Assoc. leaders urged to embrace 'crucial role'

by Barbara Denman, posted Tuesday, June 23, 2015 (2 years ago)

COLUMBUS, Ohio (BP) -- Denominational leaders championed the role of the association as partner and doctrinal watchdog during the annual meeting of the Southern Baptist Conference of Associational Leaders (SBCAL) in Columbus, Ohio.

Ken Weathersby, right, talks with Johnny Rumbough, executive director of missions for the Lexington Baptist Association in South Carolina, prior to the Southern Baptist Conference of Associational Leaders meeting June 14 at the Hilton Hotel in Columbus, Ohio.
Photo by Adam Covington
Focusing on the theme, "Ready Churches, Ready Harvest," based on Matthew 9:37, speakers sought to encourage, inspire and equip about 200 members in attendance June 14–15. The meeting was held the weekend before the Southern Baptist Convention's annual meeting in Columbus.

Speakers shared how as young ministers, a local director of missions took them under their wing to guide them through challenging times. "You guys are on the front lines of ministry," said R. Albert Mohler Jr., Southern Baptist Theological Seminary president, who recalled a director of missions who was a "titanic figure" in his own life.

Others shared their efforts to stay connected with the local association, including O.S. Hawkins, president of GuideStone Financial Services, and Steve Bass, North American Mission Board regional vice president. Bass said NAMB is increasing their efforts to "reconnect with the people who are closest to the churches," as they work together "to implement an Acts 1:8 strategy."

Frank S. Page, president of the SBC Executive Committee, said throughout his ministry he has been active in the association, attending meetings to strengthen local churches. "Even if my church didn't need the work of the association, our churches needed to be needed," he said.

Challenging days are ahead, Page said, as the role of the association is "changing and morphing" while denominational work is being examined.

Referencing Philippians 1:12, Page urged leaders to "remain relevant in denominational life" by examining their own mindset, motive and methodology.

He told them not to "bemoan the loss of Cooperative Program support" by blaming a younger generation, saying "CP has flattened under our watch."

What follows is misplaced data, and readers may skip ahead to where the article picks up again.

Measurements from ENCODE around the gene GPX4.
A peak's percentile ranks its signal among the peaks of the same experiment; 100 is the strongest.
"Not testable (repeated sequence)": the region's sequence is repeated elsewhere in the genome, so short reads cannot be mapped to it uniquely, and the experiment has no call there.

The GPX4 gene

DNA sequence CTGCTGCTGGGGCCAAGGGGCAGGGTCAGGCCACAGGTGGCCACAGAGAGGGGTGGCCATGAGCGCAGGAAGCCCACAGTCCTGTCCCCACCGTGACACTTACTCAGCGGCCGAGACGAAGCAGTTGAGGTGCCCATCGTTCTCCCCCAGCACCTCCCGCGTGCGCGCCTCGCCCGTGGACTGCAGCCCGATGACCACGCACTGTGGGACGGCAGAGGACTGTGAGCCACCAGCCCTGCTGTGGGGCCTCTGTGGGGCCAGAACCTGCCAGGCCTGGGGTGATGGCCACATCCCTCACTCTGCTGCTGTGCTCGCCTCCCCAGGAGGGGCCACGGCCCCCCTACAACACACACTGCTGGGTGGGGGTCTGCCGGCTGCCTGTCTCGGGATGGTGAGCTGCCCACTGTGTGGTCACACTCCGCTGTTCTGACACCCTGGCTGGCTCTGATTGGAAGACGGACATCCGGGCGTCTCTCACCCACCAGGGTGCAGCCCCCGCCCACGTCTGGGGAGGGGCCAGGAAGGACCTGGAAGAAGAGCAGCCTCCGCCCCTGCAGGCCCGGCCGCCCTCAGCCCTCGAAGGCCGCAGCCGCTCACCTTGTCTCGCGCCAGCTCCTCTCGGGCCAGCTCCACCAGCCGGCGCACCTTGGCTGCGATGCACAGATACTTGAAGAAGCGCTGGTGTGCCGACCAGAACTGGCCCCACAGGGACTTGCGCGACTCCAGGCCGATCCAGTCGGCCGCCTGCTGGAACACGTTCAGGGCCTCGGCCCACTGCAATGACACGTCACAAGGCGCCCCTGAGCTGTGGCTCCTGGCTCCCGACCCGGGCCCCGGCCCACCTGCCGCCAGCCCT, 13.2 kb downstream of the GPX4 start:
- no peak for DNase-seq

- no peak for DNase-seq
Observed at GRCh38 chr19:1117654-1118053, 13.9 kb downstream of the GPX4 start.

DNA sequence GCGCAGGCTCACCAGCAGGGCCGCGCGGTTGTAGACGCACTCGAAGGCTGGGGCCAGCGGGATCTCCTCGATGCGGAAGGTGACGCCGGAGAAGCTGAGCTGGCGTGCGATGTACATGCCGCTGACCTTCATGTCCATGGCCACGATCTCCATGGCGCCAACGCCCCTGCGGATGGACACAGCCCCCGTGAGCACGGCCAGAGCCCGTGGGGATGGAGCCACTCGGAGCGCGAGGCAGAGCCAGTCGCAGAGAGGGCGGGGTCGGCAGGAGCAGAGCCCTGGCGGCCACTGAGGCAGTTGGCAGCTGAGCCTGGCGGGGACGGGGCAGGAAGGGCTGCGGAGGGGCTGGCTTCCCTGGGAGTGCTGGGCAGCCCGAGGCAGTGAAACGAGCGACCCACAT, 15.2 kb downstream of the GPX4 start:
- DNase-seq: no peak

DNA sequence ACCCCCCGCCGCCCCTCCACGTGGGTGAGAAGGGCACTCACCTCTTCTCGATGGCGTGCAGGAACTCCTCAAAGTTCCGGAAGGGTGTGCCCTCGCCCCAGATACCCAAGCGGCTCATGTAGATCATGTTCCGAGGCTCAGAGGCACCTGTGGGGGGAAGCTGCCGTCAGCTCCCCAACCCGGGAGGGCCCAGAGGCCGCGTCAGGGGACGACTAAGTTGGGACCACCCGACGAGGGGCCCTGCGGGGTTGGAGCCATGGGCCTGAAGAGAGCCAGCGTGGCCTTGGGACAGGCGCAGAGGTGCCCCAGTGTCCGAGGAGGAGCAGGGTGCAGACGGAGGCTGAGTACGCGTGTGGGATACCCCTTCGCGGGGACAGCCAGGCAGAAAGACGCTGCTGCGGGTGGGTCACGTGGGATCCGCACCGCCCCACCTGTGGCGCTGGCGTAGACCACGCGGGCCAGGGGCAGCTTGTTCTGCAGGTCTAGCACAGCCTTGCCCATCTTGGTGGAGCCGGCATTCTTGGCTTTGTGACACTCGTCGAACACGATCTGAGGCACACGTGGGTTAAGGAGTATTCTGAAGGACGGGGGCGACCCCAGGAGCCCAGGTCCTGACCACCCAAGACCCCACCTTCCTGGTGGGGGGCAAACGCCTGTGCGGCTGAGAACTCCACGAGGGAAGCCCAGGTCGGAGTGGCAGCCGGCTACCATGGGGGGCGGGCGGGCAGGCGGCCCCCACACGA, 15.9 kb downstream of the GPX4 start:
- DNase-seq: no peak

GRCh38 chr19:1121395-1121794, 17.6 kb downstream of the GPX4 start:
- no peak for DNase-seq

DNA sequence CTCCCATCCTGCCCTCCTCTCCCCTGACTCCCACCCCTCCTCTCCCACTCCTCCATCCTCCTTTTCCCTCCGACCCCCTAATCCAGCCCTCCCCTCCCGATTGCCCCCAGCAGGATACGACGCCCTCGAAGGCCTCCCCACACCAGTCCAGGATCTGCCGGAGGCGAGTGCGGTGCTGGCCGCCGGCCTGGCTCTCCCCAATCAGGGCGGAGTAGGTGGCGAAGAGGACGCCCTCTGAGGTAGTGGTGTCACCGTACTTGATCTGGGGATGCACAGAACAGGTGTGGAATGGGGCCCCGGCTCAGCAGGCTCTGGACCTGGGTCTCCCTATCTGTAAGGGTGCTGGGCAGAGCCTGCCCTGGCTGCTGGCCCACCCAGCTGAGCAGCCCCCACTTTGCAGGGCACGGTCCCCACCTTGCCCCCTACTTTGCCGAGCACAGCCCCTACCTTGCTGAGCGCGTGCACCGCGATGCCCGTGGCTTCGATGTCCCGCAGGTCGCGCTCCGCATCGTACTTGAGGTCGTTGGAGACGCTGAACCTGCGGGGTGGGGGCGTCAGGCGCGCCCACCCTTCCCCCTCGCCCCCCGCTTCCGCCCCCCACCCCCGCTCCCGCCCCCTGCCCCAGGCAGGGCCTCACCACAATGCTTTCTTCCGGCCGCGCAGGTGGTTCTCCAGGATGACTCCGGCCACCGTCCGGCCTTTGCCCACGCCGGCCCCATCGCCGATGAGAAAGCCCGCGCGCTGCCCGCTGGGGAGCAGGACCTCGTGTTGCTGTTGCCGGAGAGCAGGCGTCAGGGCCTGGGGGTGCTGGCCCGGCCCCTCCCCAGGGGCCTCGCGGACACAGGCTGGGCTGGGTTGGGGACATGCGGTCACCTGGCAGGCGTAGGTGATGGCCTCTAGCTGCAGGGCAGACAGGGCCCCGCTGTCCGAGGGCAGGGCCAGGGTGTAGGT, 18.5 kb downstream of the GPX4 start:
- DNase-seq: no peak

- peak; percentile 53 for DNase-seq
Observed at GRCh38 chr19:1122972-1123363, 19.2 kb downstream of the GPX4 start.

Speaking to their "irreducible theological responsibility," Mohler reminded leaders that many of Southern Baptists' confessions of faith were named for associations responsible for writing them to maintain theological integrity and define beliefs.

"You have a very crucial role as leaders in the association," Mohler said, "to stand beside the pastor and encourage them to stand by the task, to stand by the truth and to preach the truth in and out of season."

While the readiness of the harvest is a given, the readiness of the church "to engage the harvest is the issue at stake," said Gerald Roe, professor of Intercultural studies at North Greenville University in Tigerville, S.C.

Satan is constantly attacking the harvest and church, Roe said, however, "The devil's ultimate objective is the defamation of Jesus, the Lord of the harvest."

Satan's "tool of choice for eroding the churches' confidence in Jesus seems to be the ever present influence and voice of popular culture," Roe noted.

"If the devil can subvert the integrity of the Lord of the harvest, he can also sabotage the work in the harvest by stymying the readiness of the workers called to the harvest."

Ken Weathersby, SBC Executive Committee vice president for convention advancement, cited John 13 to challenge and encourage participants to live with joy. He added that does not mean the absence of pain, problems, confusion or conflict.

Living with joy is living with a purpose that Jesus has a plan; it's not letting the problems of this world "deter what I (Jesus) have called you to do," he said.

Weathersby urged the associational leaders to live as a servant, with a holy, sanctified life and an intimate relationship with Jesus through prayer. "You are a servant of the Lord and He has you secure in His arms."

Associational leaders attending shared they valued the spiritual insights and encouraging relationships that result from the annual gathering.

"The director of missions role is one of the most undefined ministries in the SBC network," said Preston Collins of Norman, Okla. "We need each other to refine each other and talk about specific issues."

As a new director of missions, David Robert, Bay Area Baptist Association in Michigan, said he found the breakout sessions helpful. "The session on ministry to bivocational pastors was a home run," he said. "It gave me good ideas of what to look for and consider when working with 'bi-vo' pastors in my area."

Elected as officers for the coming year were Mike Pennington, Bledsoe Association, Gallatin, Tenn., chairman; Tim Pruit, Gila Valley Baptist Association, Phoenix, Az., vice chairman; Philip Price, Jackson County Baptist Association, Pascagoula, Miss., recording secretary; Bob Lowman, Metrolina Baptist Association, Charlotte, N.C., nominating chairman; and Ray Gentry, Southside Baptist Network, McDonough, Ga., conference team leader.

SBCAL will meet next June St. Louis, Mo.

Barbara Denman is the Florida Baptist Convention's director of communications.
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